Fortin was one of nine people targeted by police on Tuesday in connection with a 1-1 Ligue 2 draw in May that virtually sealed Caen's promotion, as well as Nimes' survival in the second tier.
However, Fortin has vowed to clear his name, temporarily vacating his post to focus on the case brought against him.
"Noting my indictment in a case whose investigation will show my innocence, I suspend my duties as chair of Stade Malherbe Caen and will devote myself fully to my defence and to protect the proper functioning of the club," he said in a statement released on the club's website.
Speaking earlier this week, Ligue de Football Professionnel (LFP) president Frederic Thiriez remarked: "If these suspicions turn out to be fact, this is an extremely serious affair for the whole of football, for the LFP, which organises the competition, and for myself because I've always valued ethics at the heart of my work.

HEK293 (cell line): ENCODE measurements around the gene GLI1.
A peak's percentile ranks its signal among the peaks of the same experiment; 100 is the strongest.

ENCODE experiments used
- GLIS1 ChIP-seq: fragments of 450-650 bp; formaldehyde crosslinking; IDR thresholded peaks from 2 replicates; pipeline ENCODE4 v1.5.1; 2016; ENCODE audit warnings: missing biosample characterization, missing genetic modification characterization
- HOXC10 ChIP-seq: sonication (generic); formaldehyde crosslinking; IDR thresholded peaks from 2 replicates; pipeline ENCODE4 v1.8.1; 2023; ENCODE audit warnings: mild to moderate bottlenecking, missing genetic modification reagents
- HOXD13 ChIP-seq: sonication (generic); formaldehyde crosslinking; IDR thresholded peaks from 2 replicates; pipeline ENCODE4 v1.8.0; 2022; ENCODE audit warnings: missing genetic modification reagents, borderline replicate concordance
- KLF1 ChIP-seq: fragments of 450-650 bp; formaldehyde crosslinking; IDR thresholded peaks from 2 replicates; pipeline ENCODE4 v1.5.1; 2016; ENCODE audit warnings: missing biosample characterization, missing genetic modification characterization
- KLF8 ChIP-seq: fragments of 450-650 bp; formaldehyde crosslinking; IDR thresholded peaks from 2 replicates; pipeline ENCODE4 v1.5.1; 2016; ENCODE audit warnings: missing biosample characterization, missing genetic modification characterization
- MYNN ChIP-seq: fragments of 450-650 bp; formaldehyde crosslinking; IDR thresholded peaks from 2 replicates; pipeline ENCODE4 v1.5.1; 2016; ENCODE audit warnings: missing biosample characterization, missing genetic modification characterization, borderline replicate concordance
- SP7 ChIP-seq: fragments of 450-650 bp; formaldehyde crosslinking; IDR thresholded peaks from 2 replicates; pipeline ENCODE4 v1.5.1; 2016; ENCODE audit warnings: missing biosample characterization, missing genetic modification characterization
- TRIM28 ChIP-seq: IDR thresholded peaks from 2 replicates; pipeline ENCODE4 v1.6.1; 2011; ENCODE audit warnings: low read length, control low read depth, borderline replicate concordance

"Corruption, or even suspicions of corruption or match-fixing, are a deadly poison for sport as a whole and especially for football. What is our purpose if the public, the supporters don't have trust in the authenticity of the results.
"If facts of corruption, match-fixing, or even simple attempts at match-fixing are real, then LFP's authority will apply disciplinary and administrative sanctions, individual and collective, and they will be applied with the utmost force."
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